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Franklin Knight Lane
This eBook from the Gutenberg Project consists of approximately 419 pages of information about Letters of Franklin K. Lane.

To Alexander Vogelsang

Rochester, Minnesota, May 4, 1921

Dear Aleck,—­I must pass under the knife, that is the verdict.  On Friday morning the act takes place.  And out will come gall-bladder, adhesions, appendix and all things appertaining thereto, including hereditaments, reversions, lives in posse, and sinecures.  So that’s that!

They say that my heart has grown much worse in the last three months, but that I probably have four chances out of five of pulling through, which is more chance than I ever had in politics in California.  I believe I am to be operated on while conscious, as they fear to give ether.  I trust my curiosity will not interfere with the surgeon’s facility.

Ah well, this old shell is not myself, and I have never felt that the world’s axis was located with reference to my habitat.  But this is so interesting an old world that I don’t want to leave it prematurely, because one does run the risk of not coming upon one equally interesting.  So I shall think of you and try to see you later, in the new offices in the Mills Building.  May clients come thick as dogwood in Rock Creek Park; and trout streams in hidden places be revealed unto you, within an hour’s flight by aero.  Affectionately,

FRANKLIN K. LANE

P. S. Give my regards to the boys with you and in the office, when you see them—­and to Wade Ellis and Ira Bennett and others who may be interested.  Love to your dear Lady!

To John Finley New York Times

Rochester, Minnesota, May 4, [1921]

My dear Finley,—­I have your postal from London and it cheereth me—­Yea, thou hast done a kindly act to one who is sore beset. ...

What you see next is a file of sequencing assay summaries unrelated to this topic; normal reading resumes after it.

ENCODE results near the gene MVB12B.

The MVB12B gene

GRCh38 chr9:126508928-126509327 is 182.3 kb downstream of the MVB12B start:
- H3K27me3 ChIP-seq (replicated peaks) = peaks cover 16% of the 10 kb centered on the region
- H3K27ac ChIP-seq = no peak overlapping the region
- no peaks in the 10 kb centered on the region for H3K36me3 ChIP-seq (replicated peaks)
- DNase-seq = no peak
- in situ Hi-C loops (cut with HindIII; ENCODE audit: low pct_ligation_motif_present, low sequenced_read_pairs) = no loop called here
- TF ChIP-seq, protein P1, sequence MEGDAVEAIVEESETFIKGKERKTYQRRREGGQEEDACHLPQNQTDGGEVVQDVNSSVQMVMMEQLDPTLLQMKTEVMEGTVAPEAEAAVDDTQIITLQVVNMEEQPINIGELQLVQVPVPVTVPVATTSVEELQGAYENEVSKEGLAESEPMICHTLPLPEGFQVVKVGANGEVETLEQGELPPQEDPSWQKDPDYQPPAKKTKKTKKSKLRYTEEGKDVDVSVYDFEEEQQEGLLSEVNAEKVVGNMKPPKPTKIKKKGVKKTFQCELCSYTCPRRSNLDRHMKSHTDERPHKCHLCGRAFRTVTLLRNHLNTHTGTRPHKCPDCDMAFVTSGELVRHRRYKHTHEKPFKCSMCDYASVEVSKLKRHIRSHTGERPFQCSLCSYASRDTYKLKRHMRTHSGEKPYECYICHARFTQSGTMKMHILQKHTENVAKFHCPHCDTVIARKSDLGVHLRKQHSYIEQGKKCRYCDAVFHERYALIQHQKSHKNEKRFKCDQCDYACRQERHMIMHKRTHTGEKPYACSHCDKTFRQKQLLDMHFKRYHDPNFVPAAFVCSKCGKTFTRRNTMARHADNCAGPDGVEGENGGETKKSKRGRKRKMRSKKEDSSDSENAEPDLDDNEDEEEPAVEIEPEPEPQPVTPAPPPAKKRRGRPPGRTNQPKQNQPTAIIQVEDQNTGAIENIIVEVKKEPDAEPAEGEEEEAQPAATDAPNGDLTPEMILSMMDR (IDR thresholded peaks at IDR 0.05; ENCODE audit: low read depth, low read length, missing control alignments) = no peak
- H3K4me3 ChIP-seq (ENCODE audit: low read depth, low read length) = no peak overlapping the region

When you and I can talk together I want to urge a new field upon your great paper.  Perhaps you can take it up with Mr. Ochs and perhaps he can see how he can add to his usefulness and to the glory of his paper’s name.

My thought is that there should be somewhere—­and why not in New York?—­a Place of Exchange for the New Ideas that the world evolves each year, a central spot where all that is new in science, philosophy, practical political machinery, and all else of the world’s mind-products shall be placed on exhibition where those interested may see.  Why should not the Times do this?

It would cost very little.  All the plant needs would be a building which would contain one or two fine halls for public speaking, and a few properly appointed apartments.  No faculty—­but a super-university with all the searchers and researchers, inventors, experimenters, thinkers of the world for faculty.  No students—­but every man the world round interested in the theme under consideration, welcome, as student without pay.  The only executive officer a Director, whose business would be to see that the great minds were tapped,—­a high class impresario, who would know who had thought thoughts, developed a theory, found a new problem, or a new method of solving an old one, and [would] bring the thinker on the stage and present him to those who knew of what he talked; and could intelligently, quickly, distribute it to the ends of the earth.

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